During his lifetime John Wesley established over 500 societies around the British Isles. In modern language, that means he planted over 500 churches, across England, Ireland, Scotland and Wales.

He had numerous frustrations with them throughout his ministry, but the following five were recurrent traps they often wanted to fall into, and that he continually steered them away from, to ensure they remained as vibrant church communities:

1.Stopping field-preaching: This was always Wesley’s number one fear for the societies. If preachers no longer had the heart to get up early enough to preach the gospel message to workers, then how did they expect to continue to grow as a Christian movement?

2.Stopping band meetings or class meetings: Without the fellowship and accountability these meetings provided, individual members could quickly become cold in their relationship with God.

3.Stopping church attendance: Wesley believed that taking holy communion regularly was an important means of grace. He also believed in unity within Christianity, and therefore wanted his followers to remain faithful in Anglican church attendance.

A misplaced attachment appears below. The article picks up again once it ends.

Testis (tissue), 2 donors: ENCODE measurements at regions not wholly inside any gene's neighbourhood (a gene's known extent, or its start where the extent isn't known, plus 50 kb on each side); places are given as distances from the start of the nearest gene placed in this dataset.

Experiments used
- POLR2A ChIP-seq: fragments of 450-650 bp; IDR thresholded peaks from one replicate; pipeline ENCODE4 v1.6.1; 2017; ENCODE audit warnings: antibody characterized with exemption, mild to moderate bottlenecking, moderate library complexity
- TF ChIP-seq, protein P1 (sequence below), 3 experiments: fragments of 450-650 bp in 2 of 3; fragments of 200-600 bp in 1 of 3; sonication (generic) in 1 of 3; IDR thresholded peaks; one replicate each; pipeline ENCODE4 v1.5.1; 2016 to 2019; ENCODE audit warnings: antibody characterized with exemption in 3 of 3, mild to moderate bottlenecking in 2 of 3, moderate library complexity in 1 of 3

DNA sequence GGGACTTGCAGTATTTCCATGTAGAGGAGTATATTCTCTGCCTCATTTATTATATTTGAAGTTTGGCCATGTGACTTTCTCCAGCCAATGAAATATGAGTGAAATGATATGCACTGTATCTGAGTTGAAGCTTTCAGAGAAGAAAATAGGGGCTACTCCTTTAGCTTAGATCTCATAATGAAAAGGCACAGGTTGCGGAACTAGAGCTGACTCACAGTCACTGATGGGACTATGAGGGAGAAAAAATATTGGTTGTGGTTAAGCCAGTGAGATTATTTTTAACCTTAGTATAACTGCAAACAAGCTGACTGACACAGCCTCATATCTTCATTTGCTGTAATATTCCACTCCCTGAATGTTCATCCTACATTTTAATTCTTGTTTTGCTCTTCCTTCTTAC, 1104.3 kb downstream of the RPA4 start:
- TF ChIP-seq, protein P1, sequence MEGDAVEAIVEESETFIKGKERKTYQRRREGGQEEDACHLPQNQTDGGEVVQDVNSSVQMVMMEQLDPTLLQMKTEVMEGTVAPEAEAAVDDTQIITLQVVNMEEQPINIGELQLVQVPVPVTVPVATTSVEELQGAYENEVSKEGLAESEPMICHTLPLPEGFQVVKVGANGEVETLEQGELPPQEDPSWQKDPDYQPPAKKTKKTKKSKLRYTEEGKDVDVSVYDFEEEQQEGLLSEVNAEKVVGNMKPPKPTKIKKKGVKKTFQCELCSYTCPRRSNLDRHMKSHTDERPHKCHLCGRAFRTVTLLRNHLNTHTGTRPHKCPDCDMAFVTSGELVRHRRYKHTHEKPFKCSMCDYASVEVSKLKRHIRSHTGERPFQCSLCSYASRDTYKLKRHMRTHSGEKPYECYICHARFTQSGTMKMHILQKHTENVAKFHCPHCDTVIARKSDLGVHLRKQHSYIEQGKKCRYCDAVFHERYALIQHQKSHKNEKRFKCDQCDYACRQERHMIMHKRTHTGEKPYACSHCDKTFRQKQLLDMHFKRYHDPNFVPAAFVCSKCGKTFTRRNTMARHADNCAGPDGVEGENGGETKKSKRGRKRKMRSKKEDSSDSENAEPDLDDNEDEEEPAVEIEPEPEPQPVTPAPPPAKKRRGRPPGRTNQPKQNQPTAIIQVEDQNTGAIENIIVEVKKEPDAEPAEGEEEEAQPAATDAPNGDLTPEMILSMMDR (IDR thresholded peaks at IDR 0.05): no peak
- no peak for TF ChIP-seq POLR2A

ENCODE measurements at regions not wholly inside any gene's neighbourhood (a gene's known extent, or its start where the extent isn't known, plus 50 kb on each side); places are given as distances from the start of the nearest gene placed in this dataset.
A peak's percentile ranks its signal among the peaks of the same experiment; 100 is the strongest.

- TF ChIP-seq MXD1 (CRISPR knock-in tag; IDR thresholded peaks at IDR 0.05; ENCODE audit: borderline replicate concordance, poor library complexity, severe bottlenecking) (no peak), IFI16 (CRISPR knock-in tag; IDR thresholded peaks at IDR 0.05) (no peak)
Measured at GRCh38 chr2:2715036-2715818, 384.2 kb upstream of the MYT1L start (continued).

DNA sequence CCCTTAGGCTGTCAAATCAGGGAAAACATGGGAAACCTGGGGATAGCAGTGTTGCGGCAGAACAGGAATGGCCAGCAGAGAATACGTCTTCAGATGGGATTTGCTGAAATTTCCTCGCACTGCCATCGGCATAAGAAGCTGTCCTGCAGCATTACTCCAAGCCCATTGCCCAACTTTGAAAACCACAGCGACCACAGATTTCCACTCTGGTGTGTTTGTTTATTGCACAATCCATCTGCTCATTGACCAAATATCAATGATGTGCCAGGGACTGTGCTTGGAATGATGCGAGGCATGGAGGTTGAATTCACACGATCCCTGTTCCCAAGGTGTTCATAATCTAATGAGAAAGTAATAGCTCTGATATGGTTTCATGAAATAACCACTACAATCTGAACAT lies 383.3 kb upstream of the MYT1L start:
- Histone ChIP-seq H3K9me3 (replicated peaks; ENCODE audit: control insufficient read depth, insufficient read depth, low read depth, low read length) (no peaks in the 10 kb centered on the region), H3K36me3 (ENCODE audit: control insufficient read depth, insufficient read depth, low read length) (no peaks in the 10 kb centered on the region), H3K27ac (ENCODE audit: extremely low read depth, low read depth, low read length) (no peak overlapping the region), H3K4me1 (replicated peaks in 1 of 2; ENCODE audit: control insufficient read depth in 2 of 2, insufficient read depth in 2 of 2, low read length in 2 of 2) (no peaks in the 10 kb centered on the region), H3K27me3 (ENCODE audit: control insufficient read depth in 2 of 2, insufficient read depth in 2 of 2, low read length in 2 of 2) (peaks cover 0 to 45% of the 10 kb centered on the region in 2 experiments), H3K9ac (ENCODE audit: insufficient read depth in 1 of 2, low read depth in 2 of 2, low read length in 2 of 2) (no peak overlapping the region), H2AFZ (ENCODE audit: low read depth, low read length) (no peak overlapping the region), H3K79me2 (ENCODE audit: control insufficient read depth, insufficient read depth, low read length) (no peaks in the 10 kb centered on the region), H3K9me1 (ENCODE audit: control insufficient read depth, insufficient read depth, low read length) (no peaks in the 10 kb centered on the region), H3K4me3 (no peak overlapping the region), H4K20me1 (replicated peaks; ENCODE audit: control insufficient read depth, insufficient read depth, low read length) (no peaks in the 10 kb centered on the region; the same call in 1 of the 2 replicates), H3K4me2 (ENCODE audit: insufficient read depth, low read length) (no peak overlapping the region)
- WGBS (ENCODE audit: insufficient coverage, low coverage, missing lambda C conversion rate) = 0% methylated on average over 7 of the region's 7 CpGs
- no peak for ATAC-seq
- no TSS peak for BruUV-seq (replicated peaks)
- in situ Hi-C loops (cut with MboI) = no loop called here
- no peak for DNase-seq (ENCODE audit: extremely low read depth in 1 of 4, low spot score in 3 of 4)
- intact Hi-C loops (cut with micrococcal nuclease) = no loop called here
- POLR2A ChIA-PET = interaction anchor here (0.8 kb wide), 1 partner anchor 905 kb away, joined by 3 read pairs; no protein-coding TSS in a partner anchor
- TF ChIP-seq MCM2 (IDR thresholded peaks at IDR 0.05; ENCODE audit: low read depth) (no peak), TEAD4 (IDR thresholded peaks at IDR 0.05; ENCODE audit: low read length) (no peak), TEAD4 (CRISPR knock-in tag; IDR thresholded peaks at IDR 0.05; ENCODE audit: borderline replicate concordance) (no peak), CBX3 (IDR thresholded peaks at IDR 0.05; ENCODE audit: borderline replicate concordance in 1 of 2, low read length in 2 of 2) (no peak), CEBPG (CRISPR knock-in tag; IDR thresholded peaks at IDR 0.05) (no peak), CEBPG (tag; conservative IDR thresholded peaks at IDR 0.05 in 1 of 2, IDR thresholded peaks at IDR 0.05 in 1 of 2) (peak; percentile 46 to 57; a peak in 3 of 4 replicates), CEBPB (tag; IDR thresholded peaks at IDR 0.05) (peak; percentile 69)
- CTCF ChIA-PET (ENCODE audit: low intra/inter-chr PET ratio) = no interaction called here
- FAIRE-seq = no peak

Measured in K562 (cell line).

4.One preacher staying too long at one society: This would result in the congregation becoming bored of the sermons, and would therefore reduce their missionary zeal.

5.Not preaching perfection: Without this goal to live towards members could plateau or even go backwards in their spiritual growth.

“Leaving Bristol after preaching at five, in the evening I preached at Stroud; where, to my surprise, I found the morning preaching was given up, as also in the neighbouring places. If this be the case while I am alive, what must it be when I am gone? Give this up, and Methodism too will degenerate into a mere sect, only distinguished by some opinions and modes of worship.” (Journal, 15 March 1784)

The five frustrations could be summarised and modernised as;

  • no evangelism,
  • no system for discipleship,
  • no partnership with other local churches,
  • no variety in preaching/ teaching, and
  • no vision for what a mature disciple looks like.

Are any of these relevant to your church? Which are you in most danger of slipping into? Where do you most need to heed the wisdom of John Wesley?

For more on John Wesley, click here for info on how to order your copy of A Blueprint for Revival: Lessons from the Life of John Wesley.

Mark Williamson works as a director of One Rock. He’s an experienced leadership trainer, author of biographies on John Wesley and William Wilberforce, and is also passionate about praying for London. He enjoys good films, good food, and going for long walks with his wife Joanna. You can follow him on Twitter @markonerock.

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